Immediate effect of a single anteroposterior talus mobilization on dorsiflexion range of motion in participants with orthopedic dysfunction of the ankle and foot.

The authors conducted this study in order to establish the immediate effects of a single anteroposterior mobilization of the talus on the active dorsiflexion range of motion (ROM) in individuals with different orthopedic foot and ankle injuries. Their study consisted of 30 male and female participants aged 18 to 50 years with unilateral orthopedic foot and ankle dysfunction. All participants underwent 3 sets of active dorsiflexion ROM measurement in both ankles. Measurements were baseline, post-first treatment, and post-second treatment values. The participants received either joint mobilization or manual contact (control) on the affected ankle. Active dorsiflexion ROM was assessed using a biplanar goniometer with participants in the prone position and 90° of knee flexion. Both groups (joint mobilization and manual  contact) displayed greater active dorsiflexion ROM. However, the mean difference of dorsiflexion measurements before and after mobilization was greater than before and after control treatment.

The authors concluded that a single session of articular mobilization of the talus didn’t substantially increase dorsiflexion ROM in patients presenting orthopedic dysfunctions of the ankle and foot compared with a manual contact procedure.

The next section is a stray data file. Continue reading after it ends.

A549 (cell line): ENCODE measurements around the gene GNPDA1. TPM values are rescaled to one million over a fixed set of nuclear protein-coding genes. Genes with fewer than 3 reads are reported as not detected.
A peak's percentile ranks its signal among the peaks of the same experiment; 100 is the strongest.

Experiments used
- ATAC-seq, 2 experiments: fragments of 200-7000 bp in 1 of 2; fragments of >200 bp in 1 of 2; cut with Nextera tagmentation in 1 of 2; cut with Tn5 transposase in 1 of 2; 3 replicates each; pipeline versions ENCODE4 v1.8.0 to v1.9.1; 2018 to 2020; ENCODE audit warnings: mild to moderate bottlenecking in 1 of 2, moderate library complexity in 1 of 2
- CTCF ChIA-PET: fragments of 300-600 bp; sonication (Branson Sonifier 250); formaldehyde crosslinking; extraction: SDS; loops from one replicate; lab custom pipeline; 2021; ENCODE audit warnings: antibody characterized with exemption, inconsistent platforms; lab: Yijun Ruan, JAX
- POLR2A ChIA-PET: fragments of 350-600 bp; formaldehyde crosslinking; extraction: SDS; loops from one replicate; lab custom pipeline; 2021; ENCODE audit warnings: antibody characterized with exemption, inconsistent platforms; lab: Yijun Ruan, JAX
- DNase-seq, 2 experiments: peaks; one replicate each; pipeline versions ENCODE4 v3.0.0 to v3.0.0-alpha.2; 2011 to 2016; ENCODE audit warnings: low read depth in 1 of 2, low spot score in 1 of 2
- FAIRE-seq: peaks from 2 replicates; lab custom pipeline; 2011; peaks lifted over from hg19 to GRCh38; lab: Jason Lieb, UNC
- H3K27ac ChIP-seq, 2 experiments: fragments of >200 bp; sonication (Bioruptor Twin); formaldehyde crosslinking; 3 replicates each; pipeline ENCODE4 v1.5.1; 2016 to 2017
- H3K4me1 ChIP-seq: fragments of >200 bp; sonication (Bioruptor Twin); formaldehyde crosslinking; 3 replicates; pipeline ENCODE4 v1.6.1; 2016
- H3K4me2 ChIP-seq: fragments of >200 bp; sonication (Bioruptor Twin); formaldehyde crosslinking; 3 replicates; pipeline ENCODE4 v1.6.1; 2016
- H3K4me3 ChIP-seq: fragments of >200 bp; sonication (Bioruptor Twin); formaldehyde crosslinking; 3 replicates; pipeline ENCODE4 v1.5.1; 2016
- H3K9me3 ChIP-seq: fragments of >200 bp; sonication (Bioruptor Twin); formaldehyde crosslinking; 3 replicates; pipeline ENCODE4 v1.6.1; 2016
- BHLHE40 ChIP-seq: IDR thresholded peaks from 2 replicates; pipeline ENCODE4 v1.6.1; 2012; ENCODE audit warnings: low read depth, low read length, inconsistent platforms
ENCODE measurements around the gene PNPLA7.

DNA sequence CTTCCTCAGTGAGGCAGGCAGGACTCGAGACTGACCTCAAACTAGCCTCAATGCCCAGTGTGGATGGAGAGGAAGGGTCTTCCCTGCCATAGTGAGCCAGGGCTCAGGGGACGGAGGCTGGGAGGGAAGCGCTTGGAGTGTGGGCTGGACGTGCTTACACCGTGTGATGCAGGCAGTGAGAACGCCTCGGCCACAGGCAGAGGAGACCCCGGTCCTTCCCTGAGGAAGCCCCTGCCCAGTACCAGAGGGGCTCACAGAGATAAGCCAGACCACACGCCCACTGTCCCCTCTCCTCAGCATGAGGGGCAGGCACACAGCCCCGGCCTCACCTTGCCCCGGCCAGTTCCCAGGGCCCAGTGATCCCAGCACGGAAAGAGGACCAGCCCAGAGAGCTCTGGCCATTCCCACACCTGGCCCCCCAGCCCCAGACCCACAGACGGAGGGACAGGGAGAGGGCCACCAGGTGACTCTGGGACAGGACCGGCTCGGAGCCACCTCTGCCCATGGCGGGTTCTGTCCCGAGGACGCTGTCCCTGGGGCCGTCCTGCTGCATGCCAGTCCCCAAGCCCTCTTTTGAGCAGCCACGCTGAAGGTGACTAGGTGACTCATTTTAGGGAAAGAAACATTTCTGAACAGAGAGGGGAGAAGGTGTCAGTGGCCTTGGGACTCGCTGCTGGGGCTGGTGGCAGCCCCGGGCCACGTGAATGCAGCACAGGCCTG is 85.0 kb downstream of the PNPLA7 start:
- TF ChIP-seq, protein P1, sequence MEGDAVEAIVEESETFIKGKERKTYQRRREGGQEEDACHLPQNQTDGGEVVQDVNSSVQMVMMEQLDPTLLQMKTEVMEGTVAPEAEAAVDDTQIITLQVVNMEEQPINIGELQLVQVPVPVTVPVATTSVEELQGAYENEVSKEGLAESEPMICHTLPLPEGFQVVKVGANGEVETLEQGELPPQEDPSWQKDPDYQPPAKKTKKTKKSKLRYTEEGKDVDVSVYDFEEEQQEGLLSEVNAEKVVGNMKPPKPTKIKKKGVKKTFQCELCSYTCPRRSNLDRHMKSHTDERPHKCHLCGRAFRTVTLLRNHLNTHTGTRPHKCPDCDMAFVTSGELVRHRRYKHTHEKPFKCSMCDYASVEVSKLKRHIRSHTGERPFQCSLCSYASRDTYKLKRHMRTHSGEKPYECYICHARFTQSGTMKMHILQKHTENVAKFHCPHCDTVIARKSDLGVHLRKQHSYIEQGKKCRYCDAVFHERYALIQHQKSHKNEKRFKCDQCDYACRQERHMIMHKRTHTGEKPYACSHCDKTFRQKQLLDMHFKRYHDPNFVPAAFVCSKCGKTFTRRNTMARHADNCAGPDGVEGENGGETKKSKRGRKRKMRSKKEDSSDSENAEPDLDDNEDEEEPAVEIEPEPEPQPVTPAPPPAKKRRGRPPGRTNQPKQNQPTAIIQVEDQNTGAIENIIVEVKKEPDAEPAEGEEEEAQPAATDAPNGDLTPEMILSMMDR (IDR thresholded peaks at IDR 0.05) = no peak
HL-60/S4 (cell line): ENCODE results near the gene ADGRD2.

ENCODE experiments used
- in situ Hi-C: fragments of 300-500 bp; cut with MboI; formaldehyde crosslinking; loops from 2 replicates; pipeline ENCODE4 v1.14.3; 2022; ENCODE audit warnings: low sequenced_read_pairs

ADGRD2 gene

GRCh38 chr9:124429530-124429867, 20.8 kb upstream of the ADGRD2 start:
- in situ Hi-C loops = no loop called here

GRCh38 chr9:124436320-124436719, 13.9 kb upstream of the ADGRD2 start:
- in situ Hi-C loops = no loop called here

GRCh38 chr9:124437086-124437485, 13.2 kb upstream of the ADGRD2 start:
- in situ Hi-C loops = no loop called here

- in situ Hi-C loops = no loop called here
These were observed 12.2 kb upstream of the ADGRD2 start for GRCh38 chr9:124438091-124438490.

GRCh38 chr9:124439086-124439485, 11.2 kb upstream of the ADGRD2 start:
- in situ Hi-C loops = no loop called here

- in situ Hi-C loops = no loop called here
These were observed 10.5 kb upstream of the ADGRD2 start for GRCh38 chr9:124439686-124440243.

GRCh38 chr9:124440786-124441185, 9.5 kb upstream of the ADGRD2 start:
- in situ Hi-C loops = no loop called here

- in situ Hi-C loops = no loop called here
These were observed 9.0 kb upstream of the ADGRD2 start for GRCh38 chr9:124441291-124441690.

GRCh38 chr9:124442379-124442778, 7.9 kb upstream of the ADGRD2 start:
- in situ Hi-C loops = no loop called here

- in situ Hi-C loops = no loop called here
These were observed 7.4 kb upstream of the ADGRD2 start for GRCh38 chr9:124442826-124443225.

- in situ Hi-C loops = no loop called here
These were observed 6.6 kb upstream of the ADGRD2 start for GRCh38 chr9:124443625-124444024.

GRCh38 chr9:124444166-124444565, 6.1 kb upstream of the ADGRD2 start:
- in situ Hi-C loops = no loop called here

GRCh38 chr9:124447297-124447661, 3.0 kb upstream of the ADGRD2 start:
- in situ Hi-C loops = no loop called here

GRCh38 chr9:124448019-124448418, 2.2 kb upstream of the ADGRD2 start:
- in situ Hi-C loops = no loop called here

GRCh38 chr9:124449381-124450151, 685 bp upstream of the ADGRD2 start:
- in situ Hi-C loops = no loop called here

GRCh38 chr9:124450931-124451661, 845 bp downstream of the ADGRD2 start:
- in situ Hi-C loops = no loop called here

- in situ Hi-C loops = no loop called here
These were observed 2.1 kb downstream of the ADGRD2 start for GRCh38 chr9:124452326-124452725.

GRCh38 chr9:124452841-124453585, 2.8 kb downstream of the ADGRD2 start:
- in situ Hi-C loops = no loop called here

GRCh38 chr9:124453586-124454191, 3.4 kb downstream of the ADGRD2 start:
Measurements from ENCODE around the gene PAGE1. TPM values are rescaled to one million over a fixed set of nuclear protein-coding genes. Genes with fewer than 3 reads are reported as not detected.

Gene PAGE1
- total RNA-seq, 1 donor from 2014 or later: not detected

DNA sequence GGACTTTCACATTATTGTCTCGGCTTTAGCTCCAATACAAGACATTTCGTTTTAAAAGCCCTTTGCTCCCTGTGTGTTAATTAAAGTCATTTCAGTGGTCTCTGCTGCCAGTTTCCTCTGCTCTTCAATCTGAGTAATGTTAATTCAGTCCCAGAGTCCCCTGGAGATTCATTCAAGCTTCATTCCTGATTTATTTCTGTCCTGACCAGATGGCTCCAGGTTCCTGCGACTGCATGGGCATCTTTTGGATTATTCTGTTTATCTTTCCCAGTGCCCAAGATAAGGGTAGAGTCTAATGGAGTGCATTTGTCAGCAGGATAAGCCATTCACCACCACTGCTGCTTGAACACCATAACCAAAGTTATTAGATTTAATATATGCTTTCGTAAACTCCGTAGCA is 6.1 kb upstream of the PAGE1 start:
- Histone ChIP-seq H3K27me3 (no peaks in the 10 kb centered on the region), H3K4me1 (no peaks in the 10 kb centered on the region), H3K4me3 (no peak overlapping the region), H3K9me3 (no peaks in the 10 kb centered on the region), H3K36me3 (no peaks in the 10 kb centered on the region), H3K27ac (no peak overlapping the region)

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I recall another study with similar results though the precise method not explained. I have observed some clinicians mobilize with direct contact (only) onto the anterior talus, client supine inducing only a glide. Because glide is so limited working only on glide does not gain much whereas a contact with the calcaneus which I call a calcaneal scoop enhances the main motion which is rotational in the sagittal plane. With the scoop coupled with A-P glide (heel of hand on anterior talus) gains can be dramatic, more often than not. I prefer 30 oscillations with moderately firm, pressure. The client is taught a self-mob technique with the anterior part of lower leg on a stool foot hanging off, they scoop the back of the heel and distract coupled with active dorsiflexion, in addition to traditional stretches. The passive treatment is a one-time intervention. Sometimes a more complex pattern exists throughout the foot and ankle, othertimes the subtalar joint gains normative eversion and abduction in response to the above “talocrural” mobilization. I appreciate the post and yes research needed especially re most appropriate mobilization technique, and the reversible muscular inhibition that is clinically observered, etc.

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